There is uncertainty in the analysis, in addition to model assumptions. As
discussed by Kraus and Rosati (1999), uncertainty can be estimated by expanding all
quantities in a Taylor series as, for example, as Q → Q δ , where the average
rate on the left is interpreted as the actual rate and the right side is interpreted as a
best estimate plus an uncertainty δ . Expanding the right side of Eq. 14 and
keeping lowest-order terms, one obtains for an expression for the maximum
δ δ δS δ
which can be estimated from Eq. (15) as
2 0.5 10 0.1
20 3.5 500 4.1
If, instead, we can assume the individual uncertainties are independent and
randomly distributed, then a root-mean square (rms) approach would give a more
realistic value of the uncertainty as δ Q rms = 18% . The estimate of transport
rates made by Kieslich and Brunt (1989) contains similar uncertainties, so both
estimates, 9,200 and 8,500 m3/year, are equivalent.
PHYSICAL MODEL STUDY
Spit evolution was examined in the Idealized Inlet Model installed at the U.S.
Army Engineer Waterways Experiment Station (Seabergh 1999). This physical
model supports basic and applied research through the Corps of Engineers' Coastal
Inlets Research Program. The concrete basin (46 m wide, 99 m long, 0.6 m deep)
contains an ocean and bay separated by a barrier spit bisected by an inlet. A
movable wave generator located on the ocean side creates waves of fixed direction
and variable height and period. Tidal variation can be specified, and storage tanks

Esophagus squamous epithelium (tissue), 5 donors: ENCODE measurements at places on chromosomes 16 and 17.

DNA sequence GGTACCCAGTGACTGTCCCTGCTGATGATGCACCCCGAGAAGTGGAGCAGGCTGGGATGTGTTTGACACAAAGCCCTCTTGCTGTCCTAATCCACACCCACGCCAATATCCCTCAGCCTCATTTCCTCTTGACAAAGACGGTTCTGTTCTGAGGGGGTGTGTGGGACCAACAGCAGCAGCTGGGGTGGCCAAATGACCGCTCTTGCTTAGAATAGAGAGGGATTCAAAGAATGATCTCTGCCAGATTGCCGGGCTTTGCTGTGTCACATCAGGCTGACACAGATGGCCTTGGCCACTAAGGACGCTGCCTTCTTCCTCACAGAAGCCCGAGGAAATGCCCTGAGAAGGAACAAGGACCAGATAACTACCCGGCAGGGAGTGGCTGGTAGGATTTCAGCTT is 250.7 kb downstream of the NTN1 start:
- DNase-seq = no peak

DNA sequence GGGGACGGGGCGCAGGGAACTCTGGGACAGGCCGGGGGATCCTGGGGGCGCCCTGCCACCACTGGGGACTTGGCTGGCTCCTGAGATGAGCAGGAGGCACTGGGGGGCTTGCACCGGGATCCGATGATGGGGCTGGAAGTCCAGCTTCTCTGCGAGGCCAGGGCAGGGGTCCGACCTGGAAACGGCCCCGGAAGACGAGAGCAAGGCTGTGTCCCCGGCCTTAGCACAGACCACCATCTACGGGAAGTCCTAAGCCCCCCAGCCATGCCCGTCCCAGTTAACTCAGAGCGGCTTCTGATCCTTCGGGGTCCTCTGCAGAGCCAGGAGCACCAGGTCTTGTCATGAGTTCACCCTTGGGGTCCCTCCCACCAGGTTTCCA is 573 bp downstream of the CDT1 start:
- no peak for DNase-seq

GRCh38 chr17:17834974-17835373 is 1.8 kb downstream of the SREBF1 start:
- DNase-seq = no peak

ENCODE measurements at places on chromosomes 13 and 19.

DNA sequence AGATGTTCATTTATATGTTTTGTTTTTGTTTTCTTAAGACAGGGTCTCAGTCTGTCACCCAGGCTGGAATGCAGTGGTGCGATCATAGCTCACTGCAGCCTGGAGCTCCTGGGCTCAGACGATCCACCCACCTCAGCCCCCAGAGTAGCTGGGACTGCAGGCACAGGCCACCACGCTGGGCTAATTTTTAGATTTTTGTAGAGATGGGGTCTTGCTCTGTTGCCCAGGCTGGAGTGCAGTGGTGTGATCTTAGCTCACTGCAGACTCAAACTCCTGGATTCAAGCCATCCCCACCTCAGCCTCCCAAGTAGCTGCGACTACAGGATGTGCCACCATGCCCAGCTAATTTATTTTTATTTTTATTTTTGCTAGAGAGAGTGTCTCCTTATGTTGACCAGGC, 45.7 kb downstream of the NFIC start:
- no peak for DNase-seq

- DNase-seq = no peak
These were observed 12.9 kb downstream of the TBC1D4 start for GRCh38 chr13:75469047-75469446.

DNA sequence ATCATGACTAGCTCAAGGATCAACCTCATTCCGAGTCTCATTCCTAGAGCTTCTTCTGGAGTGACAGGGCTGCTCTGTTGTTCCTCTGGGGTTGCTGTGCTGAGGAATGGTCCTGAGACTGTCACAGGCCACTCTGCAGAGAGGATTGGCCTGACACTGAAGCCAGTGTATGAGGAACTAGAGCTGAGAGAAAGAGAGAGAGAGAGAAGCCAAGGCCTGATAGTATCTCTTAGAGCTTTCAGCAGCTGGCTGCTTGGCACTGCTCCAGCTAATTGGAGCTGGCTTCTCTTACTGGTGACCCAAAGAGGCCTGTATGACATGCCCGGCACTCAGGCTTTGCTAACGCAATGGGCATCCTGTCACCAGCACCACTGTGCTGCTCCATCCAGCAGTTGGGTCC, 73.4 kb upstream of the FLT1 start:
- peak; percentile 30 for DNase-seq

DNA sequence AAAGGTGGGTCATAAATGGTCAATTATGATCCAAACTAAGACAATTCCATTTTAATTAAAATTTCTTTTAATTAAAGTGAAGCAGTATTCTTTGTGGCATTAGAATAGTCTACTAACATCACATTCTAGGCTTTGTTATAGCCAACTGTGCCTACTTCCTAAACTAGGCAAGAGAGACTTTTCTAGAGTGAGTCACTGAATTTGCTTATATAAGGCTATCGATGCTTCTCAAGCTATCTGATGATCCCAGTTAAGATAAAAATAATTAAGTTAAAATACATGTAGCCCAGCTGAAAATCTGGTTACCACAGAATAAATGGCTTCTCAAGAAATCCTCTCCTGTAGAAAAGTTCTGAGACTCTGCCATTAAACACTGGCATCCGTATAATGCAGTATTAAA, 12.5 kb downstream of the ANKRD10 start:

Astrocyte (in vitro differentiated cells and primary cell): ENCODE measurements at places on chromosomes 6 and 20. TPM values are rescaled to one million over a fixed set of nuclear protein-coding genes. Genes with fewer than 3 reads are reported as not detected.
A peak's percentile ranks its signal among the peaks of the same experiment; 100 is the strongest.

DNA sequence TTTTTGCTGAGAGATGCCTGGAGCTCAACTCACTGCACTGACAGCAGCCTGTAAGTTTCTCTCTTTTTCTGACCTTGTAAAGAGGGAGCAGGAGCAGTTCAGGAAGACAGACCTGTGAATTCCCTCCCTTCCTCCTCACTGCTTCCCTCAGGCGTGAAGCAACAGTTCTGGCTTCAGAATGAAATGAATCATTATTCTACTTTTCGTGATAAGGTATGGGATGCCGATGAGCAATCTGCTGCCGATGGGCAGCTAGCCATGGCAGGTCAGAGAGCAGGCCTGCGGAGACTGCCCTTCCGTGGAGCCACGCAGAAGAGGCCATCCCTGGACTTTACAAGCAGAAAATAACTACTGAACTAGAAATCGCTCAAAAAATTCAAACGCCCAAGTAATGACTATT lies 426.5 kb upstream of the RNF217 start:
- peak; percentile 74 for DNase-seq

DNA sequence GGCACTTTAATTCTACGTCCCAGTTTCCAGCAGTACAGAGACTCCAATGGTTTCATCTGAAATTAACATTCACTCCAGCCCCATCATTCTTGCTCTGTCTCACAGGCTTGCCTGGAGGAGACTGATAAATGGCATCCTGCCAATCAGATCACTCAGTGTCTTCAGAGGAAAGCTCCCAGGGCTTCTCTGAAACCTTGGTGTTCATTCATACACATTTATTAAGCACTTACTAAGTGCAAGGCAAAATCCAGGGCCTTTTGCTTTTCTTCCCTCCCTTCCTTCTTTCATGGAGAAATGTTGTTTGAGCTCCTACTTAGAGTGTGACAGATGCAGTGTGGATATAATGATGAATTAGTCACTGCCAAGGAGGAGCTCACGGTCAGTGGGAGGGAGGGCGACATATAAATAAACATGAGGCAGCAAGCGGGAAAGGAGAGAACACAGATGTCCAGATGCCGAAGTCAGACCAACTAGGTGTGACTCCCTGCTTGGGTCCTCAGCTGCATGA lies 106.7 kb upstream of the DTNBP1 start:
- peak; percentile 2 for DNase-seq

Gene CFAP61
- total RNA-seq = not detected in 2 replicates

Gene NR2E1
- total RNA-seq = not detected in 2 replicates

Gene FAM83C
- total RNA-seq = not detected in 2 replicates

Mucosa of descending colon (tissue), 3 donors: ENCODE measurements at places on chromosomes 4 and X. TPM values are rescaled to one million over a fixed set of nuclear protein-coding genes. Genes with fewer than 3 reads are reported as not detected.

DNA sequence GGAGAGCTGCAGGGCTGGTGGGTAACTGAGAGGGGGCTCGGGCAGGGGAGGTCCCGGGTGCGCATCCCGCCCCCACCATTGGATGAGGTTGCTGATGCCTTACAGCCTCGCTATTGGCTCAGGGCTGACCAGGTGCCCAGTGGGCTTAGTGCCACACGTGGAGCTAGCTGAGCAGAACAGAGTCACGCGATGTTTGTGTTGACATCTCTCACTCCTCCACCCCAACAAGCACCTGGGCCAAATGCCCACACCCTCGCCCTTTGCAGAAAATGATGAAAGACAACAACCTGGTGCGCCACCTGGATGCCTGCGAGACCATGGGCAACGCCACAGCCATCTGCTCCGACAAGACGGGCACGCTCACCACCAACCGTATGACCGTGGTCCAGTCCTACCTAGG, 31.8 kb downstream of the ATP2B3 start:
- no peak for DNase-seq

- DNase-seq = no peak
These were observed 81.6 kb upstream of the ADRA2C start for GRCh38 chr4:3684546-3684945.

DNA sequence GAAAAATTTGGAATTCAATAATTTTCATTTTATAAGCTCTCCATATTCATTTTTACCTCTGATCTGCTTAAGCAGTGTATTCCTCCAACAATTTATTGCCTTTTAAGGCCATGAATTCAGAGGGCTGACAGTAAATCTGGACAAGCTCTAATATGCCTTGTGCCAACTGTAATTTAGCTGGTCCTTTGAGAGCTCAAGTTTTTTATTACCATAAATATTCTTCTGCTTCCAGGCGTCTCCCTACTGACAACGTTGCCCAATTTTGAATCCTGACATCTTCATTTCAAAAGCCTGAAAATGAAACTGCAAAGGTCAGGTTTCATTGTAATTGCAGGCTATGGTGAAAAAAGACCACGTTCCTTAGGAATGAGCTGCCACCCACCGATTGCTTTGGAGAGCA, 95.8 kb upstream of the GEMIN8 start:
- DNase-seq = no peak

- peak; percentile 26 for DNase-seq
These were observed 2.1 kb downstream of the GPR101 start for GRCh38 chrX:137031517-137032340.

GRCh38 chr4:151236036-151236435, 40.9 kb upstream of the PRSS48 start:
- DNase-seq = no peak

allow simulation of large back bays. Flows can be created and directed with piping
and without changing the water level.
The present study was devised to examine dependencies of geometric parameters
appearing in the analytical model and to observe integrated spit processes. For the
study, 0.13-mm uniform quartz sand was placed along the updrift barrier islands as a
10-cm-thick veneer, and truncated approximately 2.1 m updrift of the entrance.
Waves were applied at 20-deg angle (water depth at generator, 18 cm) to the shore to
generate a longshore current and sand transport directed toward the inlet. With
initiation of wave action, a spit emerged from the terminated movable bed and grew
toward the inlet. The tests were performed in the presence of a curved ebb-tidal
shoal, which tended to focus waves toward the inlet. Twenty-two cases were run
with different wave height and period, fixed water level or with tide, and flow
through the inlet as no flow, tidal flow, or a steady flood current. Wave height
varied between 2.4 and 3.4 cm, and wave period between 1 and 2.2 sec.